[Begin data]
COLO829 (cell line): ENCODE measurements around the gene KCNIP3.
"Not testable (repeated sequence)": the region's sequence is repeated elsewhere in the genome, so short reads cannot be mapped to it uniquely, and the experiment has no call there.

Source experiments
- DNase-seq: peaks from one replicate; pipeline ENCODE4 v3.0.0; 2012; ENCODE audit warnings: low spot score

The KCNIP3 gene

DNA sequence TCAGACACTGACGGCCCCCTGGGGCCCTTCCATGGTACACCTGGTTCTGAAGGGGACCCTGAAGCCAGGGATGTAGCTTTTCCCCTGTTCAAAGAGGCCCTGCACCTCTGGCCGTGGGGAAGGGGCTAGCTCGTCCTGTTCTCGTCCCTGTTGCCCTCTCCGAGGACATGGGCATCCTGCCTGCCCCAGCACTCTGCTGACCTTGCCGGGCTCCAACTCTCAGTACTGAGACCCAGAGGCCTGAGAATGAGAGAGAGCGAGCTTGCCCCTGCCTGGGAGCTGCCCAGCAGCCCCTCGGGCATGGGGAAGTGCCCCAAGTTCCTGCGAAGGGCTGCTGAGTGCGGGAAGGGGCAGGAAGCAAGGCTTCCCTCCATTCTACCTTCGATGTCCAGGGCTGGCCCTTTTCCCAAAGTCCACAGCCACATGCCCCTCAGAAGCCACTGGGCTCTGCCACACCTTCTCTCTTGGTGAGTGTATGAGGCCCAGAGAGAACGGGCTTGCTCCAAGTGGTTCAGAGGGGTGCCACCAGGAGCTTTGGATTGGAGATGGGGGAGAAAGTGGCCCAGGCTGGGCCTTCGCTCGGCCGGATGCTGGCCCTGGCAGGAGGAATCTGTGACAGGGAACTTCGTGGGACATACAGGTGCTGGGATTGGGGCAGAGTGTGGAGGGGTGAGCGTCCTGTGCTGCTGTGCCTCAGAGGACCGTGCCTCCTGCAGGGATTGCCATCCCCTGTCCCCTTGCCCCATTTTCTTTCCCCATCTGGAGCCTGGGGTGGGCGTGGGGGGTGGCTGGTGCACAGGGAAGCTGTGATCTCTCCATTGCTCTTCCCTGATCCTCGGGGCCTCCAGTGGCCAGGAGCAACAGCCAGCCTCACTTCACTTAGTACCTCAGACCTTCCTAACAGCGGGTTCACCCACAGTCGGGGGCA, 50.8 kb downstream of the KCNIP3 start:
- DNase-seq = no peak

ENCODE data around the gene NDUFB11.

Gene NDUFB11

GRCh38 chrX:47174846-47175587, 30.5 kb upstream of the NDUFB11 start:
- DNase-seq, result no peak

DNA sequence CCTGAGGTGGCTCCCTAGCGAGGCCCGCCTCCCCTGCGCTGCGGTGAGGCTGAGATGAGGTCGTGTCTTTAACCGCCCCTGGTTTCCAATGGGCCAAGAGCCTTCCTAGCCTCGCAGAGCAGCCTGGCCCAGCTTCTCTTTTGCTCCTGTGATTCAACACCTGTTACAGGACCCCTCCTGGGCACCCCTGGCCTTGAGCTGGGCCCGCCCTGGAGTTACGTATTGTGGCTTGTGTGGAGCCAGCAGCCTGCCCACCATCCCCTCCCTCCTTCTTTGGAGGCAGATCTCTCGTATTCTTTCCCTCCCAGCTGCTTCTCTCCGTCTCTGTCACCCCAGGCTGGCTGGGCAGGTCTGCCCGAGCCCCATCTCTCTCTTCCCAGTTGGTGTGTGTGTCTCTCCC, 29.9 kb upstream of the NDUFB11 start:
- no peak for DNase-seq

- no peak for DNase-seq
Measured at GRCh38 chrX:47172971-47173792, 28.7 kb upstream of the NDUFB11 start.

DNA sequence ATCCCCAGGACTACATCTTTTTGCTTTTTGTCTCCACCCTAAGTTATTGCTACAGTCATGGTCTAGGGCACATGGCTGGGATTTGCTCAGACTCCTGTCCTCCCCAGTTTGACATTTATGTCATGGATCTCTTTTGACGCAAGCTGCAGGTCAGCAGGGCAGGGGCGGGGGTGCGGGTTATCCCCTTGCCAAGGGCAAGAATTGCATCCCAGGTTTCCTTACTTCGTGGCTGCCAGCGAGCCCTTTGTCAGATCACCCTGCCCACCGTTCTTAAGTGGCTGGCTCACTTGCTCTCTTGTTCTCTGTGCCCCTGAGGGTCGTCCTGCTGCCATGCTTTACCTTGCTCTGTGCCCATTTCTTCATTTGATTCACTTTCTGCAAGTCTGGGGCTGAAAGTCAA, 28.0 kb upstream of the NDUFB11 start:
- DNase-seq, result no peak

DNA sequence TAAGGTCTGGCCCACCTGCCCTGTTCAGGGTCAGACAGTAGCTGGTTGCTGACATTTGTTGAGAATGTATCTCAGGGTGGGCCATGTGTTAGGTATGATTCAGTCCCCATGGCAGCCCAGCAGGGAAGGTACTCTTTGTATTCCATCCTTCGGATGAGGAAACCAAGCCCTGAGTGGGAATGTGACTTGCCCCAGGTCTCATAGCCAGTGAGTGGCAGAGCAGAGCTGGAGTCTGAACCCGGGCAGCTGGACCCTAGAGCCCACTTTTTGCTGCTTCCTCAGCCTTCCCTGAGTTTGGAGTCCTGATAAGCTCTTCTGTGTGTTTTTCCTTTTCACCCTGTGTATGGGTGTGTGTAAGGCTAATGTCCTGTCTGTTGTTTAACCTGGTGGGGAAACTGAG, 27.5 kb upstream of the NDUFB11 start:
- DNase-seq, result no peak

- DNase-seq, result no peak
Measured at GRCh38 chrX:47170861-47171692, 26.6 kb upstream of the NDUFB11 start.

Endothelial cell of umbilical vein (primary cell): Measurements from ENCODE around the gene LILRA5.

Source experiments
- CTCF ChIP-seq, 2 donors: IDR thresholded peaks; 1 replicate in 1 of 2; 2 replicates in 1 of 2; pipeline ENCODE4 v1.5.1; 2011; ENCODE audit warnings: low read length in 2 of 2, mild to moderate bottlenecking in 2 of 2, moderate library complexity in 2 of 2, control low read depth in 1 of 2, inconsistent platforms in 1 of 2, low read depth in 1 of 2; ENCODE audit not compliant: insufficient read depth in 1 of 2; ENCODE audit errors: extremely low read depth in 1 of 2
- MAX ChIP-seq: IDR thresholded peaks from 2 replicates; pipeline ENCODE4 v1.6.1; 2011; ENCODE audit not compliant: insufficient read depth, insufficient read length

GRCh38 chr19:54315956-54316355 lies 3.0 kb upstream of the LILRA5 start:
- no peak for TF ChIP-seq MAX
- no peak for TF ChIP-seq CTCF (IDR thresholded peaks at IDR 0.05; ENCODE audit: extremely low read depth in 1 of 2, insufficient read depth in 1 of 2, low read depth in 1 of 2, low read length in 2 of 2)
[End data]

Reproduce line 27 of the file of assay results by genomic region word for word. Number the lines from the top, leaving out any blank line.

- no peak for TF ChIP-seq MAX